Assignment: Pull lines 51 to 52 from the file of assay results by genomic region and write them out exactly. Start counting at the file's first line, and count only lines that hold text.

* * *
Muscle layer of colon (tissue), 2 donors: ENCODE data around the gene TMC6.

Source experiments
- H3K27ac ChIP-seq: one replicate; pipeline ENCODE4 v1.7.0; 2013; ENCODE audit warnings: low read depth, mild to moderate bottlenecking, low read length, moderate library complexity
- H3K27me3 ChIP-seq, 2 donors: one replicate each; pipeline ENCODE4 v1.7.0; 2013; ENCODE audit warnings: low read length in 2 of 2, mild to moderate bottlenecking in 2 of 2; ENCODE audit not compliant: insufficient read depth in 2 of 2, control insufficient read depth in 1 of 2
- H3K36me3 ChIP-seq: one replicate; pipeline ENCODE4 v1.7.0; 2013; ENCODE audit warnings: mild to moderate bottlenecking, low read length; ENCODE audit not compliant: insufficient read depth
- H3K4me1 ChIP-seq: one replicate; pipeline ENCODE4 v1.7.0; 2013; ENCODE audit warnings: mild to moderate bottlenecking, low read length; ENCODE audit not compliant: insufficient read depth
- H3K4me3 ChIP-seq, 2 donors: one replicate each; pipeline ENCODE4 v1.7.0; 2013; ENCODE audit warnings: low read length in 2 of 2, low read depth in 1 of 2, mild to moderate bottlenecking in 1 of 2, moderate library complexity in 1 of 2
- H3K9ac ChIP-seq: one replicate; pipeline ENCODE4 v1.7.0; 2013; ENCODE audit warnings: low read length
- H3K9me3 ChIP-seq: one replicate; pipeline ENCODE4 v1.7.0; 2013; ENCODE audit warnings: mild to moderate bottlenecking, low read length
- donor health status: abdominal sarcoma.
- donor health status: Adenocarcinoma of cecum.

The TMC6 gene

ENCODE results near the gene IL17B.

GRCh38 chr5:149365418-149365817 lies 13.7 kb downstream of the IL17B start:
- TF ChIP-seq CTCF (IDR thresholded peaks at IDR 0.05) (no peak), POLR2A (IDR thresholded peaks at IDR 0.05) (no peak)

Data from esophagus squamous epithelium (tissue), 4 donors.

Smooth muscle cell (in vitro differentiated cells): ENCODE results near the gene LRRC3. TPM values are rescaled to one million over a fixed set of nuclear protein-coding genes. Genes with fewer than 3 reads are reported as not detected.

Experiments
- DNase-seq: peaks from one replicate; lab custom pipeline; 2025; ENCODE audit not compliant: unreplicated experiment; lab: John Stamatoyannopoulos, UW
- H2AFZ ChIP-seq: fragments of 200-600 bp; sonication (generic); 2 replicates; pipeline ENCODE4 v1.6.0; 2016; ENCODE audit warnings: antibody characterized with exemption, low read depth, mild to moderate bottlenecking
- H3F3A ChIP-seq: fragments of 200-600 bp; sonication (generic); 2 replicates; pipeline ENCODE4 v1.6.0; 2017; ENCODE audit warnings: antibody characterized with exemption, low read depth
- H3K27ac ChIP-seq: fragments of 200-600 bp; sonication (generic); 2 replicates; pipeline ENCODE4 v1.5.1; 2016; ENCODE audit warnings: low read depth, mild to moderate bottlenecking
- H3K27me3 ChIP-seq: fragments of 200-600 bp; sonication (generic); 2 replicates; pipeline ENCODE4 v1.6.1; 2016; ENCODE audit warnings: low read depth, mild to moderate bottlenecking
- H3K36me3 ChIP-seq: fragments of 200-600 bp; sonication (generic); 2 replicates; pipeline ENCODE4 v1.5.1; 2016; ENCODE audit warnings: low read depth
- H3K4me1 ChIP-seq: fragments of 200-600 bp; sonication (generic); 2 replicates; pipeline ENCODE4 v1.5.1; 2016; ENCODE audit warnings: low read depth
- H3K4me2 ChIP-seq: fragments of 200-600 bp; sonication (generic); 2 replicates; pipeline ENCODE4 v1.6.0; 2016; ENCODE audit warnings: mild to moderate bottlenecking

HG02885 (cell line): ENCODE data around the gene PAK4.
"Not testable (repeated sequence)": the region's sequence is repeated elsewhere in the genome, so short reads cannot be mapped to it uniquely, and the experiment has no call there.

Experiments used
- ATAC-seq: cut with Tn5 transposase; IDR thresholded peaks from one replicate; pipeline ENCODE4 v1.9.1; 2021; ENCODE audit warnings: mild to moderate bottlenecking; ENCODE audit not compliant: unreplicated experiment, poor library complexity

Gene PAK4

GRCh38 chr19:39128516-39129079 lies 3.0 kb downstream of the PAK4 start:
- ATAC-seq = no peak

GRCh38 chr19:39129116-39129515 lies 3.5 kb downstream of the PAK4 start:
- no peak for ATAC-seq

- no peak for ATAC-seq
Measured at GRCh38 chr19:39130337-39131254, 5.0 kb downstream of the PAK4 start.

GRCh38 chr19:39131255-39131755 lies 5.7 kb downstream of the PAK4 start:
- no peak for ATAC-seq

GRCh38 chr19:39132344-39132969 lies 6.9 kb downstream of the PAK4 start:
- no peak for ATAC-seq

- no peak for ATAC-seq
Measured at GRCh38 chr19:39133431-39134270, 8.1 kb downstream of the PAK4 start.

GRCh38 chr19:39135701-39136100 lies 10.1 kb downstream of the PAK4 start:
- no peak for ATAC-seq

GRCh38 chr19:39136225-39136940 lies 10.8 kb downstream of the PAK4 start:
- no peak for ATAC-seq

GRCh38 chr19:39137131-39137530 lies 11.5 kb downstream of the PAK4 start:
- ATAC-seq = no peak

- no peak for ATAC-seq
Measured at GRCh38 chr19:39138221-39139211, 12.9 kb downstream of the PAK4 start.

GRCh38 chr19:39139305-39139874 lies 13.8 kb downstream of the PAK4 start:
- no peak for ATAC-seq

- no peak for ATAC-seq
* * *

Measured at GRCh38 chr19:39138221-39139211, 12.9 kb downstream of the PAK4 start.

GRCh38 chr19:39139305-39139874 lies 13.8 kb downstream of the PAK4 start: